Why Empathy Matters
Updated: Aug 23, 2021
I have this idealised vision of how the world could be a better place; if everyone just had a little more empathy for others. Granted, some may need more than others, but the sentiment is the same; that if we just put ourselves in other’s positions, we might be better people. We might understand each other better and be less likely to compete, destroy and hurt. But it’s idealisation and that’s all. Even I can’t maintain this all the time; even as someone who thinks about it constantly. After all, we’re only human – imperfect and governed by subconscious biases we don’t even know we have.
I like to think I’m self-aware. I reflect on my actions and am willing to be self-critical and decide if I could have done something better. I try to know and understand my faults and shortcomings in a constructive way- a way that would allow me to avoid inflicting them on others. Again, this is inconsistent, but at least I try. And I think this is critical when it comes to empathy.
Part of being an empathetic person is having a heightened emotional awareness, but also being able reflect on the sort of person you are. To know your strengths and weaknesses, what you do well and can offer others, and what stresses you or you feel uncomfortable doing. This is part of understanding your own emotions; as complex, nuanced and fickle as they can be. Even accepting that about yourself is important.
Any person can bestow sympathy. Sympathy is simply sharing feelings. Imagine it as two people passing feelings back and forth. There is a reciprocity, a cognitive understanding that someone is in pain or is suffering. You don’t necessarily need self-awareness or developed understanding of self or emotions to have sympathy for someone.
And I’ll be frank. I hate sympathy.
Sympathy is not a bad word or sentiment, and it comes from a good place, but just imagine empathy as an extended version of the sympathy; a deeper and more meaningful version. It's taking it one giant step further and saying, I feel your pain. You don't need to understand it, but you feel it. Sympathy is stand offish; at arms-length, an unwillingness to really open yourself up and experience what the other person might be feeling. There is a distance with sympathy and it disconnects people further. Whereas empathy is a warm hug.
Not everyone can be empathetic. It’s a vulnerable place to be; you need to really listen to others and show that you understand by holding their pain inside next to yours. Unlike sympathy, you’re not simply passing it back and forth, it’s not a cognitive understanding. It’s an emotional one; you’re feeling their pain and you’re feeling it because you’re connecting it with your own pain. And that’s the beauty of being empathetic, that by being vulnerable we relate to others and we can connect meaningfully.
We cannot connect with others meaningfully if we simply stand back and feel sympathy for someone else. Empathy isn’t about having the answers either, but you’ll listen and sit with them. You will feel it with them.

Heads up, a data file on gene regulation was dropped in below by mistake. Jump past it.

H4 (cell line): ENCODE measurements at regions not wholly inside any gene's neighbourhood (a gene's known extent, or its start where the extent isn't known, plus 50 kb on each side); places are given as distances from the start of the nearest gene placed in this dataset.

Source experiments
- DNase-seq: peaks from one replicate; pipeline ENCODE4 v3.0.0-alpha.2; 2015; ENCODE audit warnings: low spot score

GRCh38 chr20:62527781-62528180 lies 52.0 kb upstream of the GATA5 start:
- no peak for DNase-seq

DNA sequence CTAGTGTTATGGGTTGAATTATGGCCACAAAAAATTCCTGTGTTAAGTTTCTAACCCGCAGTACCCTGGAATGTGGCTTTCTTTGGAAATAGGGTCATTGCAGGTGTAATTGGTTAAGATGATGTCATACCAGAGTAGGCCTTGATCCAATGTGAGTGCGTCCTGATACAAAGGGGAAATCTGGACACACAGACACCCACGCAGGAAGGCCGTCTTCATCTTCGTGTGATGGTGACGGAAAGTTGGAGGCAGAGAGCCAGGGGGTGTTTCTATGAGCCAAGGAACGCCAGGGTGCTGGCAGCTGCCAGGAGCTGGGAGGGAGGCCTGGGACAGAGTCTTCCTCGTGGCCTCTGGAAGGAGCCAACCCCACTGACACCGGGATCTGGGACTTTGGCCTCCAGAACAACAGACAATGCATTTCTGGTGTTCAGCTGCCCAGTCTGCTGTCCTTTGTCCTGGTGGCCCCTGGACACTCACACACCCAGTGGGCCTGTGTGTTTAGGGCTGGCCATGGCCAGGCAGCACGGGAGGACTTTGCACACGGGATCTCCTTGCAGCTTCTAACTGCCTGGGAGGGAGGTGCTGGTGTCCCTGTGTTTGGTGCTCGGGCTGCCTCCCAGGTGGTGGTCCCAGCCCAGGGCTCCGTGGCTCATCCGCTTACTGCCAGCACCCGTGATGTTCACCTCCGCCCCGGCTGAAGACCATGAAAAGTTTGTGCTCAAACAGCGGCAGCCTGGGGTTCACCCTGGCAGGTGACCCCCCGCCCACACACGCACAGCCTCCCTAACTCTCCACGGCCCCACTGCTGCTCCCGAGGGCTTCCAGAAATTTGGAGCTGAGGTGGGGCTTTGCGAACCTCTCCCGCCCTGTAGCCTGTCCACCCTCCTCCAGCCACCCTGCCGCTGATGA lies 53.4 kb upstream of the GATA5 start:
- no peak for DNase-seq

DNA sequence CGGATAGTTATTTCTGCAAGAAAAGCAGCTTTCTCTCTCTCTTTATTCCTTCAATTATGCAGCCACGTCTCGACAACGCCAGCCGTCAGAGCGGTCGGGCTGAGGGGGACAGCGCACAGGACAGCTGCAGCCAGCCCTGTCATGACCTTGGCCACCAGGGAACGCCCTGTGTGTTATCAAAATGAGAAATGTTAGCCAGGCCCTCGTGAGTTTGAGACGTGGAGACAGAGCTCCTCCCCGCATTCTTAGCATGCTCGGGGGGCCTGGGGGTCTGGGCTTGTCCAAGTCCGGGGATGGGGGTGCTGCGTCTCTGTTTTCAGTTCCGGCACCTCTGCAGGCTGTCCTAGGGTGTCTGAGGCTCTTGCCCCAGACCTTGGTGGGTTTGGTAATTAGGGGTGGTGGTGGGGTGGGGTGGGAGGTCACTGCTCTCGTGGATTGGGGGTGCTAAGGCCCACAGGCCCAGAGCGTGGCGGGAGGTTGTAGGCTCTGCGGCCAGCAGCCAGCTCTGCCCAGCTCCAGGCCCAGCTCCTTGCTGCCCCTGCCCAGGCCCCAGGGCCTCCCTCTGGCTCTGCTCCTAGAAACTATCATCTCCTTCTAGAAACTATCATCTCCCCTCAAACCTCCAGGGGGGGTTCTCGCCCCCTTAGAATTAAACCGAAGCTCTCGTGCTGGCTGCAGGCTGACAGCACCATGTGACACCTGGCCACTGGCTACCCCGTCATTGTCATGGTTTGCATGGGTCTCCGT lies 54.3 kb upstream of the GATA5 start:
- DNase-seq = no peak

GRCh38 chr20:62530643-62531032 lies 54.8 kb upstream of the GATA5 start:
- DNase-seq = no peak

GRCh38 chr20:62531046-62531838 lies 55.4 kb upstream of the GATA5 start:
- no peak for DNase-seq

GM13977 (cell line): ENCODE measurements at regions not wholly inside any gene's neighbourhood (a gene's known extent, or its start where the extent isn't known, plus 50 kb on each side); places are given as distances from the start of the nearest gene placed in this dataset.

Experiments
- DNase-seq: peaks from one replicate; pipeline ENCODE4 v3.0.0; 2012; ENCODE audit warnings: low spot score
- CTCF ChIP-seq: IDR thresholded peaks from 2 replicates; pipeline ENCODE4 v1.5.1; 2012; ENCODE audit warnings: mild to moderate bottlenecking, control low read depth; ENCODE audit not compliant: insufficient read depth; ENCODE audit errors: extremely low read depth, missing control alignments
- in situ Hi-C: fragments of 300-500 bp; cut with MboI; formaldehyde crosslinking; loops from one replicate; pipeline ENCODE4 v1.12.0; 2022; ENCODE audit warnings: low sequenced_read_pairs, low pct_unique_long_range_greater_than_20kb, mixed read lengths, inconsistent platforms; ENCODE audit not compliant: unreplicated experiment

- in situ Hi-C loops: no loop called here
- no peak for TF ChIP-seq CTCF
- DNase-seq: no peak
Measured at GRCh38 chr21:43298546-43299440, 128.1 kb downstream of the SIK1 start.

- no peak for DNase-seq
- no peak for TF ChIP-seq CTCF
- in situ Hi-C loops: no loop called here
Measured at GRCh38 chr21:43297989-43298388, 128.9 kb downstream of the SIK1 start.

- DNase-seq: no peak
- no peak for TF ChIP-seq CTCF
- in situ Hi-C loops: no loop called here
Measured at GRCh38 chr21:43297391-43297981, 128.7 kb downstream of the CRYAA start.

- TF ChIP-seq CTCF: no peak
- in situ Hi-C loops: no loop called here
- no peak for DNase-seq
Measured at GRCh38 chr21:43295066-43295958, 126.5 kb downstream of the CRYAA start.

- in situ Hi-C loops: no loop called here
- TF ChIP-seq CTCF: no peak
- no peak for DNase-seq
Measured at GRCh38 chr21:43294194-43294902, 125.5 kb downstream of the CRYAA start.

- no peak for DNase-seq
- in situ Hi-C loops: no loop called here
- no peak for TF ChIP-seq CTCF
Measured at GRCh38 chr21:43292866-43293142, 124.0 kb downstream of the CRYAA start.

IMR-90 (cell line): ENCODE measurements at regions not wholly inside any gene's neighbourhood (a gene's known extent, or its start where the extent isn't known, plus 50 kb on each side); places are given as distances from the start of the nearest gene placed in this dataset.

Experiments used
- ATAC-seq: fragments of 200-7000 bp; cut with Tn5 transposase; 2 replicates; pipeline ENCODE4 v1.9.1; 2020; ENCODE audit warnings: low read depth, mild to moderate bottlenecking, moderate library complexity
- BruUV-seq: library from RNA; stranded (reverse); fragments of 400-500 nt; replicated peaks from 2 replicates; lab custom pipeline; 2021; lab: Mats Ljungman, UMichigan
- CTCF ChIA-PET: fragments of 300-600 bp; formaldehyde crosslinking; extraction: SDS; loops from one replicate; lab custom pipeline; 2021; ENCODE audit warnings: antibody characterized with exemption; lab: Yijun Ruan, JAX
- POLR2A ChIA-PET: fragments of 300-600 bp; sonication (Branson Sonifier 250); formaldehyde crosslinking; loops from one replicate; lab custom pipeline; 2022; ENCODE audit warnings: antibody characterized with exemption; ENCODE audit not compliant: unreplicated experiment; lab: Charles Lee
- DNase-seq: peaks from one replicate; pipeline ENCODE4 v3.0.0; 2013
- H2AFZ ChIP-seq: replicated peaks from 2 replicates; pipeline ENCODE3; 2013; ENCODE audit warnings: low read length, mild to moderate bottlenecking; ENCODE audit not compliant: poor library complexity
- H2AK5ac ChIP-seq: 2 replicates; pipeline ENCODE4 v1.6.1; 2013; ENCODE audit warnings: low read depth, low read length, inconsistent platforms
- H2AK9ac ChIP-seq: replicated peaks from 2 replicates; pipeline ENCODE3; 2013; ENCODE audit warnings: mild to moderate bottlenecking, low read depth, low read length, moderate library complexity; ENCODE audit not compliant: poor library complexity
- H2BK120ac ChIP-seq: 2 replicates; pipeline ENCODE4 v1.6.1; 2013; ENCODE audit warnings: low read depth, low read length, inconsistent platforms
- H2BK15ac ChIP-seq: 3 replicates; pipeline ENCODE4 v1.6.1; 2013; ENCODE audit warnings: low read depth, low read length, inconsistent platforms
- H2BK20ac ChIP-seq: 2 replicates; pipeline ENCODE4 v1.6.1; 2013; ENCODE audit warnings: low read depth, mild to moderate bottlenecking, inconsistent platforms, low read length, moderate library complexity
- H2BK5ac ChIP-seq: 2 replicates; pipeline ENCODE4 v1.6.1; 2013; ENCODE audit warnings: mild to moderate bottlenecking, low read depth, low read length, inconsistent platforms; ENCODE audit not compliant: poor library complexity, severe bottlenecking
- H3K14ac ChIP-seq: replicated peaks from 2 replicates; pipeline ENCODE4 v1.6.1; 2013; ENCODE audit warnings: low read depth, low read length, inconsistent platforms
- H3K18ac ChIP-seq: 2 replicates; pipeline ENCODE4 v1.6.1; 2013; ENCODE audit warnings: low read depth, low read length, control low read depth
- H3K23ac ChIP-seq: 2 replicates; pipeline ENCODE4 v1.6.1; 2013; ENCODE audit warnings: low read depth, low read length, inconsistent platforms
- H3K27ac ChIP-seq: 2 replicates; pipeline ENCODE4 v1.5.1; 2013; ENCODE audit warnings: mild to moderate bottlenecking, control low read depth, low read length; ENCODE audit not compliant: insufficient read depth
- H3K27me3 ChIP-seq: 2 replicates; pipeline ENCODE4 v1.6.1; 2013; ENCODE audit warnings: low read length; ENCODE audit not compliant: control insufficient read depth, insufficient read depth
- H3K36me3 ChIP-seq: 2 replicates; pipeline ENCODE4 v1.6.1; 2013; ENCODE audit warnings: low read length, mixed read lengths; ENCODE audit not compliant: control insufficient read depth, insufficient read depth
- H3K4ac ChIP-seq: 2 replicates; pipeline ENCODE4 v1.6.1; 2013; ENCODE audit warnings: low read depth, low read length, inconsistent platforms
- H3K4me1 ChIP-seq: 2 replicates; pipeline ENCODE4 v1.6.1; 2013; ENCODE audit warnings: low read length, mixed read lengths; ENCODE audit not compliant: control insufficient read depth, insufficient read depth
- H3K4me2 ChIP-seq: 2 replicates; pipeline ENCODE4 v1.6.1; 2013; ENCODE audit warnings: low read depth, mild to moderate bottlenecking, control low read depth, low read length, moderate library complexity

As pressure mounts, we tend to become more introspective and self centred. I’m not suggesting this is a callous thing, but rather a very normal human response. It’s self preservation when we’re stressed or overwhelmed. It’s very easy to lose sight of others in our struggle to get ourselves to the metaphoric finish line. I do it. You do it.
But if you’re willing to accept this about yourself, you may be a little better equipped next time to not forget that whilst you are your greatest advocate, the people around you are critical to your success too. We cannot thrive as individuals. We are social beings and flourish in supportive and collegial contexts.
I suspect a lot of workplace and educational spaces feel competitive and stressful. Even when collaboration and unity is encouraged, we tend to feel like those around us are our direct competitors. And whilst achievements and accolades may be the objective measure of success, those are fleeting. Your character is what you should anchor your success to.
When I was a high school English teacher, I was preparing my Year 12 students for their final HSC exams one year. It was a strong cohort, but like every group in life, there is a top and a bottom. Instead of enjoying their lofty position as the brightest students in the year, they decided to set up study pods with the weaker students. They would meet in small groups and share notes, thesis statements and quotations. They explained concepts and texts and helped them to improve their essay writing. These students didn’t see the success of their peers as a threat, but instead knew that helping everyone succeed was the ultimate success for everyone.
This is such a beautiful example of how empathy can help us be better- By using your emotions to connect with others and help them understand that where they are is okay. And you’re there to help.
This something we can all do a little more of.
Georgia Simmons (Guest Feature)
Georgia Simmons is the founder of Little Thoughts Co., a company dedicated to helping people reach out to those on need. She believes empathy is the most important thing in this world and is she could take away the suffering of others she would - or at the very least, make them feel less alone and that they will be okay. When she's not worrying about all these things, she's most likely with her husband, Jared, and her dog, Jerry, relaxing on the couch with a glass of wine.
You can find Georgia and her beautiful Empathy cards and Mail Service at Little Thoughts Co.or on her Instagram: @littlethoughtsco